Facing the Upper Room(s)

Come Holy Spirit, fill the hearts of your faithful and kindle in them the fire of your love. Send forth your Spirit and they shall be created. And You shall renew the face of the earth.

Dear Susan,

As you have experienced, our house is divided into two separate kingdoms: Upper and Lower Slobovia. Lower Slobovia I can handle. It comprises the rooms I am in the most: my bedroom, the kitchen, dining room, laundry room, living room, my husband’s office (caution: there be monsters here). Upper Slobovia you enter at your own risk. It is mainly the domain of the kids, their playroom, and the guest rooms. A week may pass before I will venture up there. Usually it’s when the piles of kid detritus I have left on the steps get too large, or I realize that the baskets full of clean laundry have not been returned empty or even put away (Note to kids: a laundry basket is not actually a dresser. You do not pull clean clothes from it as needed). Facing my mad scientist daughter’s bathroom is not for the faint of heart, trust mem and I honestly believe that the soles of my feet are permanently imprinted with Lego marks.messyroom

As much as I avoid being upstairs, it is like pulling teeth to get my son out of there. His bedroom, Lego projects, school area, Dr. Pepper can collection, and most importantly, his computer and gaming systems are up there. He is on Spring Break this week and we have been treating him to lots of gaming time, even sending most of his meals up on trays. As we begin the Easter season, it made me think, he would have made a good apostle.

On our visit to the Holy Land, one of the sites that moved me the least was our visit to the Upper Room. For a setting that was all about the Holy Spirit, it seemed surprisingly devoid of, well, spirit. I may have been on Jesus overload at the time, but I think it hits everyone differently. Some people may be feeling the same way now that we have ended Lent and Easter Sunday. We have 50 days of the Easter Season ahead of us. Now what? I don’t think we need to feel bad about this. After the initial spurt of Easter joy at seeing the risen Christ, the apostles holed up in the Upper Room for 50 days while they prayed, worked out a game plan, and gathered their courage. This rising from the dead stuff can take a while to process.  I can only wonder what God was thinking. “I send you my son, have him brutally put to death for your sins, and then conquer death, but you guys can’t leave your room? Seriously?” Cue the Holy Spirit.

The cenacle by Jason Harman
The Cenacle from http://www.joshharman.com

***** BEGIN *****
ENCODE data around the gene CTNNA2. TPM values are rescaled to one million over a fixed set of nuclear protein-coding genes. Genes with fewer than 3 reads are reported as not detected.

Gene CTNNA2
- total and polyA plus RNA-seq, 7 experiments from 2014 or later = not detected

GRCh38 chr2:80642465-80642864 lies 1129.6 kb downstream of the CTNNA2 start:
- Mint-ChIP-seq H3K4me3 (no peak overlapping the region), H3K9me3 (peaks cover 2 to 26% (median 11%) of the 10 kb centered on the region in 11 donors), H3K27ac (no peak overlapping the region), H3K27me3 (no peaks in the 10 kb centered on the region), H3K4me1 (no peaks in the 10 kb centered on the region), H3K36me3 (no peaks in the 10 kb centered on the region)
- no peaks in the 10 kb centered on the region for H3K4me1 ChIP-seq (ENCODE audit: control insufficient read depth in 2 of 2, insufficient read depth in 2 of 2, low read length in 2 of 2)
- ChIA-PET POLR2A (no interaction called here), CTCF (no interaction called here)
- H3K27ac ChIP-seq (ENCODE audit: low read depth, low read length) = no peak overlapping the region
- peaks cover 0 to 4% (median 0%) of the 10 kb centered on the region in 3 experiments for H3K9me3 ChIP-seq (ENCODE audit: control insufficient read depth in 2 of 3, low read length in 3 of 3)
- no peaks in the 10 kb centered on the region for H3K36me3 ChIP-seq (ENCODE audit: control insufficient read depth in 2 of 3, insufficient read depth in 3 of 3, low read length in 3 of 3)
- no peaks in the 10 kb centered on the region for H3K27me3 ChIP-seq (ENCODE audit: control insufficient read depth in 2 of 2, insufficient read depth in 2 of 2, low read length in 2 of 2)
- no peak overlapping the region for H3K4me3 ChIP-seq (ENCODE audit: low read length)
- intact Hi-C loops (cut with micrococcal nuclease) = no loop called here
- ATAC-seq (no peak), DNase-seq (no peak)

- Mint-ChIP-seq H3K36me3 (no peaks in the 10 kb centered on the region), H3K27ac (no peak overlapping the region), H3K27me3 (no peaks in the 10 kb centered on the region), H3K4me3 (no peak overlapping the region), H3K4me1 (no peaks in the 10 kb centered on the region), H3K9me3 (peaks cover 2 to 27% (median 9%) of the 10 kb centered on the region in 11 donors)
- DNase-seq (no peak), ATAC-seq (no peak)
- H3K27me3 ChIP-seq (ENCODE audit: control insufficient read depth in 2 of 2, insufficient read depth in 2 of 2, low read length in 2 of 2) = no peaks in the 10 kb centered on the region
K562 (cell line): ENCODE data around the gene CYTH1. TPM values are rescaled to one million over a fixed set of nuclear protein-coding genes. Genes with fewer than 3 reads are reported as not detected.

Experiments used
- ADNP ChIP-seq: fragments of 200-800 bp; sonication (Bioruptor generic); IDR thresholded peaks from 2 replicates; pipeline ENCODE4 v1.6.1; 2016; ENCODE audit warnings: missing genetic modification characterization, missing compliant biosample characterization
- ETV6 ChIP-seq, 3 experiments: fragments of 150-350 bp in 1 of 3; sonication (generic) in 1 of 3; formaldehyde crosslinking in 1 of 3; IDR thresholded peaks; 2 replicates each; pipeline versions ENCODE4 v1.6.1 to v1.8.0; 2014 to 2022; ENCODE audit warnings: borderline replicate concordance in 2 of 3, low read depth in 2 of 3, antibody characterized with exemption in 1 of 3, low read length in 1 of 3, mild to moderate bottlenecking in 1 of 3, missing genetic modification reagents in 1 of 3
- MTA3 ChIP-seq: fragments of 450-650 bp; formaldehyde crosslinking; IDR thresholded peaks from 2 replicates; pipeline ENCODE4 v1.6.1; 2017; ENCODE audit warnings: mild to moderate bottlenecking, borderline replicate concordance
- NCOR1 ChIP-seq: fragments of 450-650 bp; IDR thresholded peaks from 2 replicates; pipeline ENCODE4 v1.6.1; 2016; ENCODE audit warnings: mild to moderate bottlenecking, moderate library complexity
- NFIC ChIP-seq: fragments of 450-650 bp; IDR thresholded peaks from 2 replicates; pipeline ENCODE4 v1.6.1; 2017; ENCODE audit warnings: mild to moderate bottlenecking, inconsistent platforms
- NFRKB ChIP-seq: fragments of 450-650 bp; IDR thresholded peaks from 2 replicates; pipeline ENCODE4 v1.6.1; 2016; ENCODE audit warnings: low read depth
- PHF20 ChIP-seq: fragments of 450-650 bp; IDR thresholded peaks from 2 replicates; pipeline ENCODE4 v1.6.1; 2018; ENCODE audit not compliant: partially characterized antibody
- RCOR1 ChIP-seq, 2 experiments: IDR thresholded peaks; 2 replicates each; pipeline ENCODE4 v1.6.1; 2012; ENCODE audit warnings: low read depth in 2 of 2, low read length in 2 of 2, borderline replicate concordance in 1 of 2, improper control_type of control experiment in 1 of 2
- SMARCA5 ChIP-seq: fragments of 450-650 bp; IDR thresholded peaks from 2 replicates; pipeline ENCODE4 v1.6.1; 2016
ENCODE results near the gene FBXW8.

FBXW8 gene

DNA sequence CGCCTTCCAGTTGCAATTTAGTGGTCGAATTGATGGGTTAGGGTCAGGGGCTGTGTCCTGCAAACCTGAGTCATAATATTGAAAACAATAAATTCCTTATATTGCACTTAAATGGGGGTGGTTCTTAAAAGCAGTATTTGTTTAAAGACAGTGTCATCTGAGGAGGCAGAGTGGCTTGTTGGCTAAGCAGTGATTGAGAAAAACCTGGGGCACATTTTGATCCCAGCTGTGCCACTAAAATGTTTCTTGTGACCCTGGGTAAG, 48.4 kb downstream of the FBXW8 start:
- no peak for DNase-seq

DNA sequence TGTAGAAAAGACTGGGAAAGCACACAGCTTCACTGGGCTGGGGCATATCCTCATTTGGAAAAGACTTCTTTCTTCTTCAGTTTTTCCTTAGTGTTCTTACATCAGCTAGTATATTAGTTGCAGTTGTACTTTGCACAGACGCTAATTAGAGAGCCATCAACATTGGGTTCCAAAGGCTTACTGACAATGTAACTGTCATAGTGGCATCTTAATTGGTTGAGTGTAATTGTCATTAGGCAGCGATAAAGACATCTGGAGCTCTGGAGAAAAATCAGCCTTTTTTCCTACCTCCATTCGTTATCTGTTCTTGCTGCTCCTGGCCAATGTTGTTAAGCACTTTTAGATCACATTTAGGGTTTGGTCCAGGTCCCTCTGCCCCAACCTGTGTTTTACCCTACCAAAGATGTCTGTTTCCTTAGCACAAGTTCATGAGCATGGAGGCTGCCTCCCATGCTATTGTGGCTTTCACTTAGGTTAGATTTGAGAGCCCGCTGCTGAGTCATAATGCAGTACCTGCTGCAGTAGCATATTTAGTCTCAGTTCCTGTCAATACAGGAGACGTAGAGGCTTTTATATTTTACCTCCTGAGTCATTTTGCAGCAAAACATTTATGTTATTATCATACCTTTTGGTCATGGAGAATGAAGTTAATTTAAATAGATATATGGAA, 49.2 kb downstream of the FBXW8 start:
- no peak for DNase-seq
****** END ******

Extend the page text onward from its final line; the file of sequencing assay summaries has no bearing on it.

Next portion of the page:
While many of us had a plan for Lent, it is harder to wrap our heads around what to do with the Easter season. We have almost two months before the return of Ordinary Time, what will we do with it? This is a good time to invite the Holy Spirit into your life. Reflect on the gifts of the Holy Spirit and get your domestic church in order. Start to live out the lessons you learned from Lent. What practice, mindset or insight did you gain this year? This is the time you can figure out how to turn that into a part of your daily life. Try not to let those gifts be lost entirely now that Lent is over. Maybe you find yourself praying more often. Perhaps you got back into journaling on a regular basis. You might have had a volunteer experience that you want to make a regular thing. Now is the time for reflection and action.  Just as the Holy Spirit inspired the Apostles with wind and tongues of fire, this is a good time to discern what can be blown out of our lives for good and what passions motivate us.


As for Upper Slobovia, a good wind or a fire might help the situation. I think it is time for me to be more involved and face our Upper Rooms. Soon, it will be time for Liam to leave his Spring Break lair and go back to the daily grind of classes and activities. I hope this down time will have reenergized him to finish his school year strong.  I am actually looking forward to a little spiritual clean up this Easter season.  But my daughter’s bathroom? I am afraid that’s in God’s hands!

With love and joy,



One thought on “Facing the Upper Room(s)

  1. I love this post! I think my family might be of Slobovian descent, actually. 🙂 Thank you for the wonderful advice on what to do with yourself after Lent. This is exactly what I needed to hear/read today. God bless you!

    Liked by 1 person

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